#Runoff news: 51 days on #DoloresRiver a boon to boaters, biologists — The Durango Herald

From The Durango Herald (Mary Shinn):

Coming out of extreme drought, water releases a pleasant surprise

Colorado Drought Monitor August 28, 2018.

For 51 days this spring and summer, water managers opened the spigots on McPhee Reservoir, sending millions of gallons of water down the Dolores River – a boon to fish, farmers and boaters.

During the last 20 years, only 10 years have been boatable. But this year was remarkable for the number of boating days after extreme drought conditions in 2018.

McPhee Reservoir started 2019 with one of the poorest water levels in its history, but extraordinary snowfall allowed the Dolores Water Conservancy District to fill the reservoir and release 135,000 acre-feet of water.

The high-flow days will benefit the ecology of the entire corridor, said Mike Preston, general manager of the district. The big releases occurred between Memorial Day weekend and the first week of July, with a short intermission after Memorial Day.

The district met with stakeholders, such as boaters and biologists, weekly to determine water management strategy, Preston said.

“So far, everybody is pretty happy,” he said.

The Dolores River Boating Advocates were pleased with the number of boating days. While it was not the longest season ever, it was a good run, said Sam Carter, program and outreach coordinator for the group…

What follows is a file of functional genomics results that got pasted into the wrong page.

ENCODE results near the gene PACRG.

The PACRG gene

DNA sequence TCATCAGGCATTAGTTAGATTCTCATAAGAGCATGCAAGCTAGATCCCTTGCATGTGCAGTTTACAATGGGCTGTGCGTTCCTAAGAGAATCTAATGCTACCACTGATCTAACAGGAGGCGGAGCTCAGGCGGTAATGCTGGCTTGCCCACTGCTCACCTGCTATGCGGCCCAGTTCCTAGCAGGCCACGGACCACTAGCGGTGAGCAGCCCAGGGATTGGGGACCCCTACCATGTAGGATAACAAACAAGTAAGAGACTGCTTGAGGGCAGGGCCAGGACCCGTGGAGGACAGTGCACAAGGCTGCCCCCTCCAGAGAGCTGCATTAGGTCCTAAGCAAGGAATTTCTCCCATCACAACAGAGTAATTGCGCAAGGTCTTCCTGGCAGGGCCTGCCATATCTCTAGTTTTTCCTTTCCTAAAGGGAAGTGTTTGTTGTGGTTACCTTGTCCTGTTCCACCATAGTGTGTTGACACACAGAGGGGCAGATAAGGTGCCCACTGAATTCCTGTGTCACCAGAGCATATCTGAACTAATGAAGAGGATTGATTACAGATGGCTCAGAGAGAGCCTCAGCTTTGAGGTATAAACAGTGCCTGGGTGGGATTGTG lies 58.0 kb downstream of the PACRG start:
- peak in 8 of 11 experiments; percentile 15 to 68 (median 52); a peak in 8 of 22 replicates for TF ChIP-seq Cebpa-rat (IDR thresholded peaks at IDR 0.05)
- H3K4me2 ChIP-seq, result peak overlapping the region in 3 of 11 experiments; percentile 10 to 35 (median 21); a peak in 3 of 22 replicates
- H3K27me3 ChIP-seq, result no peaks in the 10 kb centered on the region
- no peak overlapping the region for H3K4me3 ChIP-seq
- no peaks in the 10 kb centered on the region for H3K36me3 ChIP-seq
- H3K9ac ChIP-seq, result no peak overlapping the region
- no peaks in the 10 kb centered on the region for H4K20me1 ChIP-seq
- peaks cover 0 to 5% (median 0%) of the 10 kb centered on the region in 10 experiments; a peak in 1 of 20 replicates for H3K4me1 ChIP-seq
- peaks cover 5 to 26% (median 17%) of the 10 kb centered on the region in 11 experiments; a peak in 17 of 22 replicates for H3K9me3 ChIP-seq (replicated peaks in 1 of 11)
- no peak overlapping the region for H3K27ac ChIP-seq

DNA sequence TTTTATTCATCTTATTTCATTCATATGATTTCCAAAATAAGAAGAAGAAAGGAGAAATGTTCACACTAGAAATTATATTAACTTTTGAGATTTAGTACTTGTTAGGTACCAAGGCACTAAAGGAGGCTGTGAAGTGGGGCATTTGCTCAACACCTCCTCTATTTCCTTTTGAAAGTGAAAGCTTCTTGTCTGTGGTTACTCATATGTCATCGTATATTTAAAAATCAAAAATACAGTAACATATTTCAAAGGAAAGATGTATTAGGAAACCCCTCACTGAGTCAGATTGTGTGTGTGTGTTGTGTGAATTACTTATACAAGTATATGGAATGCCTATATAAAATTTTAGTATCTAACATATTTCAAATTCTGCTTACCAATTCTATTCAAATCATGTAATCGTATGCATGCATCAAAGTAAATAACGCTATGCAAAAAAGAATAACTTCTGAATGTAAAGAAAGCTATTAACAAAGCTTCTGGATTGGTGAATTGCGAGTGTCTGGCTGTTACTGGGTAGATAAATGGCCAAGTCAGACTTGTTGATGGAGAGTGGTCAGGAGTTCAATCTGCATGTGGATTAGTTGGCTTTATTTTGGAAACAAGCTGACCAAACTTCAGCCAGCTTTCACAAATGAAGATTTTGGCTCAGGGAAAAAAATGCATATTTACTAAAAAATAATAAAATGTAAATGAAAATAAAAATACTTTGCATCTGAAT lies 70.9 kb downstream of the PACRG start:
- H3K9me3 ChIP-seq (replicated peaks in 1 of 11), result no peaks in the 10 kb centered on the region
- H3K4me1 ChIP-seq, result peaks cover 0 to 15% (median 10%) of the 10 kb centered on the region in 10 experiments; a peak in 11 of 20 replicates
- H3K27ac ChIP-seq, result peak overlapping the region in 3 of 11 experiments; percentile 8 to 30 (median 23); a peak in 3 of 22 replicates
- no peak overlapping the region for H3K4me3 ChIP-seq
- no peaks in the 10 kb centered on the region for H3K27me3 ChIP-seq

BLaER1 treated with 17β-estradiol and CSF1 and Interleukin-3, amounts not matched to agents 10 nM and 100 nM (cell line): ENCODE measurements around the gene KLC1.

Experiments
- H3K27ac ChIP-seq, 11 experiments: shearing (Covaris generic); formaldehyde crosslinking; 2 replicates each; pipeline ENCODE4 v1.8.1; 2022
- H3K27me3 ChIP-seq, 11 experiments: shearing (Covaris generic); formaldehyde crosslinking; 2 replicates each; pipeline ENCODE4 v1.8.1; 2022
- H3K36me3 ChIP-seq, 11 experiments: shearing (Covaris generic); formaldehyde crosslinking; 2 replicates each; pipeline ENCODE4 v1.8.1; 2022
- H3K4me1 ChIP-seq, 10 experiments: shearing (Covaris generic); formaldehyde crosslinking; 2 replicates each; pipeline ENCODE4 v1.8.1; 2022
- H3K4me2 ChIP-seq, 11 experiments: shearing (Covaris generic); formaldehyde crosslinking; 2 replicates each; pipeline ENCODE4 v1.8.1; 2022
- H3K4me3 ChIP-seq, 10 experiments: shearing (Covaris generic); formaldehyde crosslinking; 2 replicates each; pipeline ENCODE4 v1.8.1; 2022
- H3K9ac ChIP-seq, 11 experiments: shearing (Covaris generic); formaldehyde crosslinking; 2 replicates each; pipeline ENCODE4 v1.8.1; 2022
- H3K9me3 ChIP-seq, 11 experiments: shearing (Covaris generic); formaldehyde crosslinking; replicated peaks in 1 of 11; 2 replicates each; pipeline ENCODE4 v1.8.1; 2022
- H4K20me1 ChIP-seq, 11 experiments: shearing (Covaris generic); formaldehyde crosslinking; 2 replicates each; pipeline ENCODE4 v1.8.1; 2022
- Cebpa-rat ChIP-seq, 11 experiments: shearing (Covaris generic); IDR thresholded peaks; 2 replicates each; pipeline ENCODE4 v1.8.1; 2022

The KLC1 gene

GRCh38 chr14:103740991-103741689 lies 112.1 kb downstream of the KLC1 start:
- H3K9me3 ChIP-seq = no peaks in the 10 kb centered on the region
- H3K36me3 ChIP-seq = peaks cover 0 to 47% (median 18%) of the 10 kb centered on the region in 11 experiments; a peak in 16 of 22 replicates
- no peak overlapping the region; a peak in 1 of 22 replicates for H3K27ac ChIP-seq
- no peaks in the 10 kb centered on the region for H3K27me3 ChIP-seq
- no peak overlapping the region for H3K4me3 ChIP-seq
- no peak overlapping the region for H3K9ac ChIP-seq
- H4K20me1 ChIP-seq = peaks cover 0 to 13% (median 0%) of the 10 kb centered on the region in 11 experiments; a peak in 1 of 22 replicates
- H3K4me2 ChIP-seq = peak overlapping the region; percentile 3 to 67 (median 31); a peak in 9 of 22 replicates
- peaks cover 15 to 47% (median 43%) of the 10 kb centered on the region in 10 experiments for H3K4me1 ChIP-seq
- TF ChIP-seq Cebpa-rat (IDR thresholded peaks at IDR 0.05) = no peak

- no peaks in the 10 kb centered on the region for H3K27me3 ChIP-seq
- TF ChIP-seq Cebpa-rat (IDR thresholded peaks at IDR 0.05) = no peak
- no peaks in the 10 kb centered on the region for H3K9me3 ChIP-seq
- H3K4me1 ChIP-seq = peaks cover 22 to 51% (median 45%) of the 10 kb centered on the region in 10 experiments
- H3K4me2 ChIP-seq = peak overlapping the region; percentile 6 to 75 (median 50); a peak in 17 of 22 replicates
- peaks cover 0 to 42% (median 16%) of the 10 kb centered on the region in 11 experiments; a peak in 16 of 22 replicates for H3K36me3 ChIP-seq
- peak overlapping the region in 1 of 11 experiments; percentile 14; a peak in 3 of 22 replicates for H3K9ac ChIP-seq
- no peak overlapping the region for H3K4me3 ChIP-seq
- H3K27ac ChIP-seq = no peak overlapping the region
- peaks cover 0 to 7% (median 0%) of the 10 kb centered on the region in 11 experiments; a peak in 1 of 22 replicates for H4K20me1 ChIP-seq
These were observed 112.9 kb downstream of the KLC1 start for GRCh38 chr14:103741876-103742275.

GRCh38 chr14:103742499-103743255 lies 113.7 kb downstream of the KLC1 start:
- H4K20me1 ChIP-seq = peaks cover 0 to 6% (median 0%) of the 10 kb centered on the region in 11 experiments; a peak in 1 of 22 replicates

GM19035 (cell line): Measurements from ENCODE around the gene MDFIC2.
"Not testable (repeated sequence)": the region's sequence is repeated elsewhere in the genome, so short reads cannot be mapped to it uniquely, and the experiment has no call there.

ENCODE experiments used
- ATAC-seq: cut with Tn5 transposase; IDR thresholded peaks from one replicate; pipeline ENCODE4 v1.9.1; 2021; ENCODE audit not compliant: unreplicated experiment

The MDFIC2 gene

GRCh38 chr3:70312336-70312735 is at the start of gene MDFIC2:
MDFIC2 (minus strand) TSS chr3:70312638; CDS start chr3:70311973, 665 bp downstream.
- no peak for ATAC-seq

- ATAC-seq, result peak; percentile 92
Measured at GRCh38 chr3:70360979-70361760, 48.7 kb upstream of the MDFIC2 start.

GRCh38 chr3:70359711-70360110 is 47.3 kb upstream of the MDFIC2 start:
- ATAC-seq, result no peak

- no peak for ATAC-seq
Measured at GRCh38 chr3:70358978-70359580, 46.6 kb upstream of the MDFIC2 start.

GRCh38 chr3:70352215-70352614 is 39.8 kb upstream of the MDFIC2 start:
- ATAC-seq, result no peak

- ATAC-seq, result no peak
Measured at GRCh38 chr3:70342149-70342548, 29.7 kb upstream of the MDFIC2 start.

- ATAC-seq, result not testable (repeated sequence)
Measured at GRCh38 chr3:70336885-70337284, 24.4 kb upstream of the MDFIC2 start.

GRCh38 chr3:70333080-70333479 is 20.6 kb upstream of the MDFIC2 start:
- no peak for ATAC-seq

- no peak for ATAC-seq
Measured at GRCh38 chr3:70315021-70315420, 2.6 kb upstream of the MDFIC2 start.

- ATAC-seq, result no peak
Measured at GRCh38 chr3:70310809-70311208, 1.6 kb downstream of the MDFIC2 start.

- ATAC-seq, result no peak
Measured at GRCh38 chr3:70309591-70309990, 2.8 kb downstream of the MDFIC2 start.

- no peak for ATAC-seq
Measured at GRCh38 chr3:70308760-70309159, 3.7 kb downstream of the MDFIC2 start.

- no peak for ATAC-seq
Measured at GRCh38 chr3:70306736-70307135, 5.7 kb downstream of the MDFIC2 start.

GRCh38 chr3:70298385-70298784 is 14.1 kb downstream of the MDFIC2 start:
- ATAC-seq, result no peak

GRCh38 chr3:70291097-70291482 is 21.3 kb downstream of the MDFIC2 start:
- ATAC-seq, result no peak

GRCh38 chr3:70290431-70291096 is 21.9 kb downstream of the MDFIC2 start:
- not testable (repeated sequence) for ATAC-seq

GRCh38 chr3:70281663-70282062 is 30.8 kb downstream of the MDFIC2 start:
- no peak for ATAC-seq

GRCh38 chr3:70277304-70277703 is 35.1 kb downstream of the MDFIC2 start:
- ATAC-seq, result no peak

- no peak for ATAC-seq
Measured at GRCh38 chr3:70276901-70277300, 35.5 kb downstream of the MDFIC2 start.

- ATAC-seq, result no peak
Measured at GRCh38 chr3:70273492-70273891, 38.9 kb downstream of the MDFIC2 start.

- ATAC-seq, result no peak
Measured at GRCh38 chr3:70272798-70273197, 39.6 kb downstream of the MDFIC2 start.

The high levels in the reservoir will allow the district to provide irrigators all the water they have rights to and hold over water in the reservoir for next season, Preston said. The releases from the reservoir will also have lasting benefits for native fish and trees along the river, experts said.

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The high flows help maintain and improve habitat for three species of native fish: roundtail chub, bluehead sucker and flannelmouth sucker, said Jim White, aquatic biologist for Colorado Parks and Wildlife.

The bluehead and flannelmouth sucker populations are both depressed in the Dolores. Their populations have been hurt by non-native fish and changes in habitat because of the dam, he said…

This summer, White said he may have observed benefits of the last big water year on the Dolores, which was in 2017. He was surveying fish in Slick Rock Canyon and found an abundance of young flannelmouth suckers possibly from 2017 or 2018, he said. Higher water helps support spawning…